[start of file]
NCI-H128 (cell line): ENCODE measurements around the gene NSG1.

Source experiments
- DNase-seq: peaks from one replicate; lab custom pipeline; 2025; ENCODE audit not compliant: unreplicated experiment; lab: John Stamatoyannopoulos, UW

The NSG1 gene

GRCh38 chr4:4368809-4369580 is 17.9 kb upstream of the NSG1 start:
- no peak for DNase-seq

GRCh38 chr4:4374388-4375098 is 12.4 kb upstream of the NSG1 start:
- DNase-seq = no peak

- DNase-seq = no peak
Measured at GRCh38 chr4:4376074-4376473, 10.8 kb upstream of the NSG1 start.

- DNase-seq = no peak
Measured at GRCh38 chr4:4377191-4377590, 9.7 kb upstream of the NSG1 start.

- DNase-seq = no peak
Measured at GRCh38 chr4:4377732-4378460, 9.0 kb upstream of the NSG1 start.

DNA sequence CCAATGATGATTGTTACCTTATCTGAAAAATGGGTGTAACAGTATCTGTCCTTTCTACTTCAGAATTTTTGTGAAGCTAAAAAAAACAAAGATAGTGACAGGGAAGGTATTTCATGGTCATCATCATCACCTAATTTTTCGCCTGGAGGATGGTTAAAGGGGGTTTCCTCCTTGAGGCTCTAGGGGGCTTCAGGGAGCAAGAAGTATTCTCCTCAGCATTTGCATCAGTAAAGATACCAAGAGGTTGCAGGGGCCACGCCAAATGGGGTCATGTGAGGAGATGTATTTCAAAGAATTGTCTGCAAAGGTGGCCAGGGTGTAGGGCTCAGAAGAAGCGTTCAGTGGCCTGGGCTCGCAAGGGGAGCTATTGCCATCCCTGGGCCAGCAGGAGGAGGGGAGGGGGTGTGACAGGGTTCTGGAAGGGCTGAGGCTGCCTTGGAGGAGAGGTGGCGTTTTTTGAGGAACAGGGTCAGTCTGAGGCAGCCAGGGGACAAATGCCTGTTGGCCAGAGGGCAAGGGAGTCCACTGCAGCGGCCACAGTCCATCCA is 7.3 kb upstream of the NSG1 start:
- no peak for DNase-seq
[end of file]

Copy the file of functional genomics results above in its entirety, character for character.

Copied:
NCI-H128 (cell line): ENCODE measurements around the gene NSG1.

Source experiments
- DNase-seq: peaks from one replicate; lab custom pipeline; 2025; ENCODE audit not compliant: unreplicated experiment; lab: John Stamatoyannopoulos, UW

The NSG1 gene

GRCh38 chr4:4368809-4369580 is 17.9 kb upstream of the NSG1 start:
- no peak for DNase-seq

GRCh38 chr4:4374388-4375098 is 12.4 kb upstream of the NSG1 start:
- DNase-seq = no peak

- DNase-seq = no peak
Measured at GRCh38 chr4:4376074-4376473, 10.8 kb upstream of the NSG1 start.

- DNase-seq = no peak
Measured at GRCh38 chr4:4377191-4377590, 9.7 kb upstream of the NSG1 start.

- DNase-seq = no peak
Measured at GRCh38 chr4:4377732-4378460, 9.0 kb upstream of the NSG1 start.

DNA sequence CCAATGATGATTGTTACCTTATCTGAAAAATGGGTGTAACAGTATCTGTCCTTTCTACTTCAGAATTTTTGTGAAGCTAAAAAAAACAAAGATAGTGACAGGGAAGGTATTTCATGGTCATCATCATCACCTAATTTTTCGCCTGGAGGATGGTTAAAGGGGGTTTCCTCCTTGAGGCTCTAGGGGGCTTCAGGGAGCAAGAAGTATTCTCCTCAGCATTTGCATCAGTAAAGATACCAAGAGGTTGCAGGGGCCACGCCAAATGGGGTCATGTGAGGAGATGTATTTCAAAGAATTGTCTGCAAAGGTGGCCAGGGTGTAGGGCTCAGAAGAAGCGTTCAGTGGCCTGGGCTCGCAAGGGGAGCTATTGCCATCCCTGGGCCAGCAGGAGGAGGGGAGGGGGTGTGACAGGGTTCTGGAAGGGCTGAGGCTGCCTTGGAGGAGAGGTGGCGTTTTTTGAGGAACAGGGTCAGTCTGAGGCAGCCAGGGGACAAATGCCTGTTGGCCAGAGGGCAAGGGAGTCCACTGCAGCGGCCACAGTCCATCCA is 7.3 kb upstream of the NSG1 start:
- no peak for DNase-seq